The truth behind Francis Bacon's 'screaming' popes
Father figure, drag queen or distillation of Nazi iconography? New Phaidon Focus book reveals the theories behind Francis Bacon's obsessive reworking of the papal theme in his most famous Velasquez-inspired paintings
Around this time last week we brought you a look inside Anselm Kiefer's studio as part of a sneak preview from a Phaidon Focus book we're publishing on the acclaimed German artist. Today our Phaidon Focus is on a series of Francis Bacon's most famous paintings inspired by Velasquez's Pope Innocent X portrait. Scholars have pored over the paintings and the possible inspirations behind them ever since Bacon painted them in the 1950s.
Bacon worked on his pope paintings, variations on Velázquez’s magnificent portrait of Pope Innocent X, for over twenty years. He was already exploring the idea while in the South of France in late 1946. The first surviving version (Head VI) dates from late 1949, and he finally stopped in the mid-1960s. Subsequently, Bacon announced that he thought the works ‘silly’ and wished he had never done them. He acquired endless reproductions of the Velázquez painting from books, but famously did not see the original when he visited Rome in late 1954.
Clearly Bacon was not just producing homages to a picture he loved. Artists have always made copies as creative exercises, and Bacon may have been particularly inspired by the example of Vincent van Gogh (1853–1890), who made many transformations of pictures that he especially admired by Eugène Delacroix (1798–1863), Jean- François Millet (1814–1875) and others. Bacon’s popes depart even further from their source, often replacing the pontiff’s head with the equally recognisable screaming face of the wounded nurse mown down by the soldiers’ gunfire in the Odessa steps sequence of Eisenstein’s film Battleship Potemkin.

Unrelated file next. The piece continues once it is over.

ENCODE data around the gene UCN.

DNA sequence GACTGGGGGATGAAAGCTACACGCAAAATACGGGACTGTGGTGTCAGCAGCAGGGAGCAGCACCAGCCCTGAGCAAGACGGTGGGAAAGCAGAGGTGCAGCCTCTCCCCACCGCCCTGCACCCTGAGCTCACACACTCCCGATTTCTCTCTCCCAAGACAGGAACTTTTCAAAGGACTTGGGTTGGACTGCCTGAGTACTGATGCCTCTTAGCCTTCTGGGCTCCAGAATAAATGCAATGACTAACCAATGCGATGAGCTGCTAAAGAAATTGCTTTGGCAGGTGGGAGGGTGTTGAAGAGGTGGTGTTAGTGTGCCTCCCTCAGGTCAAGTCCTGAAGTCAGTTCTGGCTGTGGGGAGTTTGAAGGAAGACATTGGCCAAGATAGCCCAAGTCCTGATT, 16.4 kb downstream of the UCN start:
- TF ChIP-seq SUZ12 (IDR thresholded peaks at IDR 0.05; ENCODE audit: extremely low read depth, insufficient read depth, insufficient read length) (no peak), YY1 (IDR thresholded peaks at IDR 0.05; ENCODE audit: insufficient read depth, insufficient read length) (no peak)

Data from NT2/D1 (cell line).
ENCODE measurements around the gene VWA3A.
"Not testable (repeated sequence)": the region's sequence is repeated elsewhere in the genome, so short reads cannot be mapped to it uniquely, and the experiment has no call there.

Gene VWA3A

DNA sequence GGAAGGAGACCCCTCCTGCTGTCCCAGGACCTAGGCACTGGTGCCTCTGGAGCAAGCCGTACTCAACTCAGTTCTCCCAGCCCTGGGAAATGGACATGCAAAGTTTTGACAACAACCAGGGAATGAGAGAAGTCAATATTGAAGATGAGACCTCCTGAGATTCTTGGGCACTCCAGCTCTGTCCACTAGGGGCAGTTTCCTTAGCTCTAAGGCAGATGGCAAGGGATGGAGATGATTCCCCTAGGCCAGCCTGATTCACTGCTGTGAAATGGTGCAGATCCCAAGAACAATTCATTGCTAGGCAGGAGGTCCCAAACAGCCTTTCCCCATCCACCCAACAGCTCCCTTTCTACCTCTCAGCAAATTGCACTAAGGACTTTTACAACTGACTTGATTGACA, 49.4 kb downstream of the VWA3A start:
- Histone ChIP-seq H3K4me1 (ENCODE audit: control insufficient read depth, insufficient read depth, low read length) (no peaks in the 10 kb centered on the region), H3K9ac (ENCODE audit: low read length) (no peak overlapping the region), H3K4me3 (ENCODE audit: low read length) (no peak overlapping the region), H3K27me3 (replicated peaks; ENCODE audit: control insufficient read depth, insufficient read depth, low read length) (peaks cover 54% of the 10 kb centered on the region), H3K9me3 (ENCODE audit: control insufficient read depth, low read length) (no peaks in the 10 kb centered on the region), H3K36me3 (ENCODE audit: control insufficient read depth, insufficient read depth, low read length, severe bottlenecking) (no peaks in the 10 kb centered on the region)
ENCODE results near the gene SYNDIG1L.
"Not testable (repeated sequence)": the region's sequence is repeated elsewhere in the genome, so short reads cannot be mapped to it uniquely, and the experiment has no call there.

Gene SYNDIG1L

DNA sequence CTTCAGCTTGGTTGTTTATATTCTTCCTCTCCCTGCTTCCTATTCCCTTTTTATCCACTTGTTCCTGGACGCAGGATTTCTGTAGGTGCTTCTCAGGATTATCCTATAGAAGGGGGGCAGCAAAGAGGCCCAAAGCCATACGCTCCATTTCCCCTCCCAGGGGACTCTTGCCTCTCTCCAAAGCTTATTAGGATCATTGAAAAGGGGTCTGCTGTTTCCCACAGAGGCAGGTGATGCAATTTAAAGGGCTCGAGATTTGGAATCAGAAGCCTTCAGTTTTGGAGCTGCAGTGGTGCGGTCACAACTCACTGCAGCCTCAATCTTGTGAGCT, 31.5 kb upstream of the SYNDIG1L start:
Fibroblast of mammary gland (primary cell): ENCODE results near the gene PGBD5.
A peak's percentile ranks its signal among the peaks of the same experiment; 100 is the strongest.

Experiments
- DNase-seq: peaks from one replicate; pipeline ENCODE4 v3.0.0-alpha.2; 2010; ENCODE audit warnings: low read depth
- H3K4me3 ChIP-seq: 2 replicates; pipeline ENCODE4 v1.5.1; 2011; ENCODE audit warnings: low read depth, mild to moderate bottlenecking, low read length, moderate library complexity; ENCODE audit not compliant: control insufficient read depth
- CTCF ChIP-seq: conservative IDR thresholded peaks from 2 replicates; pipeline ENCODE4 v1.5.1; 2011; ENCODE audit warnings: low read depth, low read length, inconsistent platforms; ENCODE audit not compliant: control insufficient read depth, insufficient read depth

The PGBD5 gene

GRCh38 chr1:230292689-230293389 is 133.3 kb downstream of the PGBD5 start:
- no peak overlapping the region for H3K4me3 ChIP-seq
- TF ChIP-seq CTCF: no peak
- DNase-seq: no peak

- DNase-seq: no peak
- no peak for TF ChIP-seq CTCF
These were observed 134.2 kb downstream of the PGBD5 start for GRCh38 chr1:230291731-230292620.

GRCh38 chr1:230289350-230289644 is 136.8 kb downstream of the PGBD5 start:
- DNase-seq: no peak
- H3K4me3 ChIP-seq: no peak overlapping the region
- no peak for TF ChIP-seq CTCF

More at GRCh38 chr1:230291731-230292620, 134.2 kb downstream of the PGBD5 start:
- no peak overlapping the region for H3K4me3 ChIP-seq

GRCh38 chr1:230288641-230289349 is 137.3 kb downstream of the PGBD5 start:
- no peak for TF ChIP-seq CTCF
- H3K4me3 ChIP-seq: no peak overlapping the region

The insertion subverts the encapsulation of power and self-assurance projected by Velázquez. The screaming mouth, isolated from other facial features and divorced from any narrative context, suggests existential agony. The pathos of human vulnerability and loss of faith or conviction are accentuated by the precisely rendered space frames in many Bacon images of popes, which make the figures register as ‘enclosed in the wretched glass capsule of the human individual’, to cite the evocative phrase used by the philosopher Friedrich Nietzsche in The Birth of Tragedy (1872), one of Bacon’s favourite books.
The papal theme may have had a more contemporary resonance for Bacon, given that he embarked on his variations in 1946 immediately after the completion of Painting, with its dense references to Nazi iconography. He may have been attracted to the Velázquez picture as an iconic distillation of power, which made it such a vivid precursor to Fascist propaganda photography. In later works in the series, Bacon inserted references to photographs of the then pontiff, Pope Pius XII, a controversial figure who was thought by some to have appeased the Nazis. A photograph of Pius on his throne, being carried from St Peter’s, appears in one of Sam Hunter’s 1950 studio montages, and was clearly the basis for some of the subsequent pope pictures.
Bacon’s obsessive reworking of the papal theme suggests that it may have possessed further significance and perhaps psychological charge for the artist in relation to his sexuality. It has been remarked that the Pope in official garb is in a sense the ultimate drag queen, or less literally that depictions of the Holy Father, known in Italy as ‘il Papa’, may encapsulate Bacon’s traumatic feelings about his own father. The latter was a conventional, inflexible military man to whom the teenage Bacon had felt sexually attracted, as he recalled many years later, but who brutally admonished and rejected him when he discovered his son’s homosexual inclinations. Such speculations about the possible ‘subconscious’ content of the pope pictures involve perhaps a rather crude application of the methods of Freudian psychoanalysis. Once again it is neither altogether possible nor helpful to pin Bacon down.
The Phaidon Focus series is designed as a lively, authorititive and accessible introduction to the work of the artists featured in the (initial) six-strong series (Kim, the editor, is already hard at work on the next instalment). As the title suggests, each features special Focus sections that explore specific and important themes, series, pieces or events in each artist's career, so whether you're new to the artist or you already know a bit you'll come away enlightened and, we hope, nourished. Take a look at the series in the store.